The natural law and business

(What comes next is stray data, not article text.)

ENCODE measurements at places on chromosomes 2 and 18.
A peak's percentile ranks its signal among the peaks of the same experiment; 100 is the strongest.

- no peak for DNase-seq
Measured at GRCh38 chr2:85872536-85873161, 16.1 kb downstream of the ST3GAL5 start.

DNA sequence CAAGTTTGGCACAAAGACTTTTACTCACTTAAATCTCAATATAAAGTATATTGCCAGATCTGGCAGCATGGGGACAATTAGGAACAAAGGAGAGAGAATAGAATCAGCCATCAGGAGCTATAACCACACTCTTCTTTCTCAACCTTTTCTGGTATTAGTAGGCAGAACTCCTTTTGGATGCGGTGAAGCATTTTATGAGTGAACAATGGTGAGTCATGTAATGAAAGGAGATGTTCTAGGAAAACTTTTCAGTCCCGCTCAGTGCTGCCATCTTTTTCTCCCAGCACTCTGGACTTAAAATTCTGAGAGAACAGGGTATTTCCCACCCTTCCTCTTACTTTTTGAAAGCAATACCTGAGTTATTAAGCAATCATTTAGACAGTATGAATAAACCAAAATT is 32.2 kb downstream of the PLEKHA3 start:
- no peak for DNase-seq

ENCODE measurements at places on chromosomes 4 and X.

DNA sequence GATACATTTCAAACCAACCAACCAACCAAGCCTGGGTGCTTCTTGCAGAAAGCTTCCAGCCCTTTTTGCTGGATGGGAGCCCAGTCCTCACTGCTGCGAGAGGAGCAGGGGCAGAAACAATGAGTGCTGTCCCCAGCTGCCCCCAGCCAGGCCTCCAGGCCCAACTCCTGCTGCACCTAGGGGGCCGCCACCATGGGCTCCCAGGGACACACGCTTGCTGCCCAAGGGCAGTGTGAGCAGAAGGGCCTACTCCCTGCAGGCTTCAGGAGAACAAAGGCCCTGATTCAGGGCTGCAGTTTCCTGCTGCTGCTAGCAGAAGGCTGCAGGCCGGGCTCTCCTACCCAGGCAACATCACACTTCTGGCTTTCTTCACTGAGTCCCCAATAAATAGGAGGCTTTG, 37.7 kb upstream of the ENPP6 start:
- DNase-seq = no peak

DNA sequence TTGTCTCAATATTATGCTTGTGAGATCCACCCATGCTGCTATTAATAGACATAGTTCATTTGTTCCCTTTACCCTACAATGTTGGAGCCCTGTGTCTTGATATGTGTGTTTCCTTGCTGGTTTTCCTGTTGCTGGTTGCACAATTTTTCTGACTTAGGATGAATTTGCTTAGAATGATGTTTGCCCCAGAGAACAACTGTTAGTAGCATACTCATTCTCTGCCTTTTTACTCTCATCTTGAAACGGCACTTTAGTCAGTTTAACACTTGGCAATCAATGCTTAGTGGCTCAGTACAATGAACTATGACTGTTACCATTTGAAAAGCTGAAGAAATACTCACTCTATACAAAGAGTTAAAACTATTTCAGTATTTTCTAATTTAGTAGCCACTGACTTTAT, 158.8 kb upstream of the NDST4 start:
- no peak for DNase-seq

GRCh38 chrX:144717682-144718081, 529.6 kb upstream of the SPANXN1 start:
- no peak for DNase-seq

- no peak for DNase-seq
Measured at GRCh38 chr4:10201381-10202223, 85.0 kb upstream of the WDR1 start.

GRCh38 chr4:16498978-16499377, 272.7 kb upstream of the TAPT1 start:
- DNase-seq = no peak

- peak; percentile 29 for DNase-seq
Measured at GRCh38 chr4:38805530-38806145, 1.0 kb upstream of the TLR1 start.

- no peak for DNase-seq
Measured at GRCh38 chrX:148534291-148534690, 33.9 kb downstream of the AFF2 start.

AS one who is not as active in the business scene as before, it is easy to take on the role of a pundit, postulating theories on why things are going right or going to pieces. One of the problems that seems to plague even big business, especially the multinational firms that are everyday bywords, is the neverending series of revelations about capsizing bottom lines that have decimated corporate capital and wreaked havoc on the capital and financial markets. A friend and I were casually chatting about the recent debacle that had hit a particularly revered US financial giant. As a former top executive of the local unit and a CEO of another multinational, he ventured that top executives seem driven by the need to show positive results in their respective balance sheets and income statements, oftentimes to the point of manipulating figures or undertaking very risky investments just to jack up short-term profits. Unfortunately, in this age of greed, such practices often become the norm rather than the exception. First, it was the underwriting of or investment in very risky derivatives that had nothing to do with many companies' business models. Now, the collapse of the subprime market has once again unmasked corporate greed and inanity, showing the extend to which financial giants will go to book high-yielding instruments without considering the underlying risks that each of these bring to the security of the company. Unfortunately, the basic driver in most of these cases is the desire of CEOs and their ilk to write lucrative profit sharing checks for themselves even if the companies they head will go to the doghouse in the medium or long term. There seems to be no sense of right or wrong anymore to guide top businessmen like these. They pay lip service to transparency while pledging allegiance to corporate governance even as they plan their next moves to enrich themselves at the expense of their corporate wards. Knowing good from evil A wise man from the West once asked a relatively unschooled native what he knew about good and evil. The native said, "When I do something bad, I have a wheel with sharp edges grinding away inside me. It hurts and tells me I did something wrong." The wise man persisted and posed another question, "What happens when you continue to do wrong things?" The native pondered and then said, "Well, if I continue to do bad things, the wheel keeps grinding but its edges get blunted and no longer hurt me inside!" This simple word-picture tells us what is basically wrong with the world today: We have become accustomed to a culture that reveres material things above the spiritual; that rewards results without questioning the lack of ethics that made such results possible; that fails to consider that there is a need to answer to a basic set of rules or virtues grounded on the greater good. Natural law There are many philosophers who argue that there is such a thing as natural law, which is nothing more than the law built into the nature of each created thing. Thus, the nature (law) of a rock is such that it will sink when thrown into a body of water. Neither will it sprout wings and fly. Natural Law is the story of how things work. It is relatively easy to understand when we deal with physical objects or anything in observable nature. Things get a bit more complicated when we venture into the realm of intelligent man and the moral sphere. It is said that each man's soul gets to see its Creator for the briefest of moments at the point of its creation, before it is joined to the body it is to animate during the lifetime of man on earth. During that very minute instant in time, the notion of a God to be adored is intrinsically joined into the soul's consciousness. Thus, all over the world, one finds an instinctive longing for the worship of God, albeit in various forms and permutations. Corollary to this is the infusion of a fundamental knowledge of good and evil that permeates almost all cultures; except for those that have probably been so corrupted and drawn along the downward path marked by an acceptance of evil as a governing norm. As a result, one can say that Morality in general, is governed by a law built into the nature of man, and knowable by reason. In other words, man can and should know through the use of his reason what is in accord with his nature, and, therefore, good. Every law, however, has to have a lawgiver. And this is where it really gets tricky, because it does not make sense having a natural law without a Supreme Being (God) who is its author. A foremost legal positivist thinker of the past century, Hans Kelsen, has this to say, "…there is no natural-law doctrine of any importance which has not an essentially religious character." Taken in another context that businessmen can probably understand, natural law is nothing more than a set of manufacturer's instructions built into our natures so that we can know by reason how to act. Over the millennia, the universal lawgiver has manifested his instructions to his creation in various forms, among them the Law of the Jewish people, including the 10 commandments; the further extension of the Law by Jesus in the Gospels and in specific instructions like the Beatitudes; the Holy Quran of our Islamic brothers, the many books or wisdom of the Chinese, the Way and teaching of Lord Buddha, the wise books of many past and present Hindu writers, ad infinitum. Common streams, common threads In all of these streams of faith, one finds many common threads that suggest the existence of a basic knowledge of what is good and what constitutes evil. Gandhi, for example, reasons that "Man's destined purpose is to conquer old habits, to overcome the evil in him, and to restore good to its rightful place." The Lord Buddha, on the other hand, points out that "Just as treasures are uncovered from the earth, so virtue appears from good deeds, and wisdom appears from a pure and peaceful mind. To walk safely through the maze of human life, one needs the light of wisdom and the guidance of virtue." Sayyeda Fatima al-Yashrutiyya, comments on the variety of the faiths: "The different religions are like a tree. There is one root and many branches. On each branch, there is a light, and the lights are of differing colors. But they all draw their light from the one root." The Quran (Sura 4:124) also has this succinct admonition: "If any do deeds of righteousness -- be they male or female -- and have faith, they will enter paradise." One of the more famous Chinese proverbs, attributed to Lao Tzu, has this wonderful progression: "If there be righteousness in the heart, there will be beauty in the character. If there be beauty in the character, there will be harmony in the home. If there is harmony in the home, there will be order in the nation. When there is order in the nation, there will be peace in the world." Ultimately, and inevitably, one is then led to think about the life one has led and the fate waiting for him or her in the great beyond. This little tale from the Talmud sums up what all the other faiths mean to say: A certain man had three friends, two of whom he loved clearly, but the other he lightly esteemed. One day the king commanded his presence in the court. He was greatly alarmed and desired to procure an advocate. He went to the two friends whom he loved: one flatly refused to accompany him; the other offered to go with him up to the king's gate, but no further. In his extremity, he called upon his third friend, the one he least esteemed, who not only went with him willingly, but also ably defended him before the king and got him acquitted. In like manner, every man has three friends when Death summons him to appear before his Creator. His first friend, whom he loves the most -- namely, his money -- cannot go with him a single step. The second, friends and relations, can only accompany him to the grave. The third friend, his good works and deeds, go with him before the King and obtain his acquittal. Unshackling the bad, embracing the good If we were, in addition, to throw in the whole gamut of Western wisdom, and especially delve into some of the original thoughts from the great Greek philosophers that ultimately found their way into natural law as defined by the great St. Aquinas, we would have a veritable road map for individual and corporate behavior that should immediately preclude doing things that would work to the detriment of the corporation, its various publics, and to society itself. But to be able to do this, one would have to unshackle himself from the usual personal and corporate idols characterized by greed and a token lip service to social responsibility and service. One of the problems inherent in a business school that is modeled along purely secular lines is the tendency to waffle when it comes to describing what constitutes good corporate and individual behavior. Thus, one’s avatar becomes to be like those who made it, those who managed to claw their way up the corporate and concrete jungles to the pinnacles of financial and personal success. But we fail to look closely at the social cost of the trail littered with bodies, wrecked economies or corporations, destroyed environments, etc., that were seen as nothing but necessary collateral damage in the achievement of said success. Surely, there must be a better, more humane, more innately satisfying -- even if less profitable -- way to do business in this dog-eat-dog world of ours?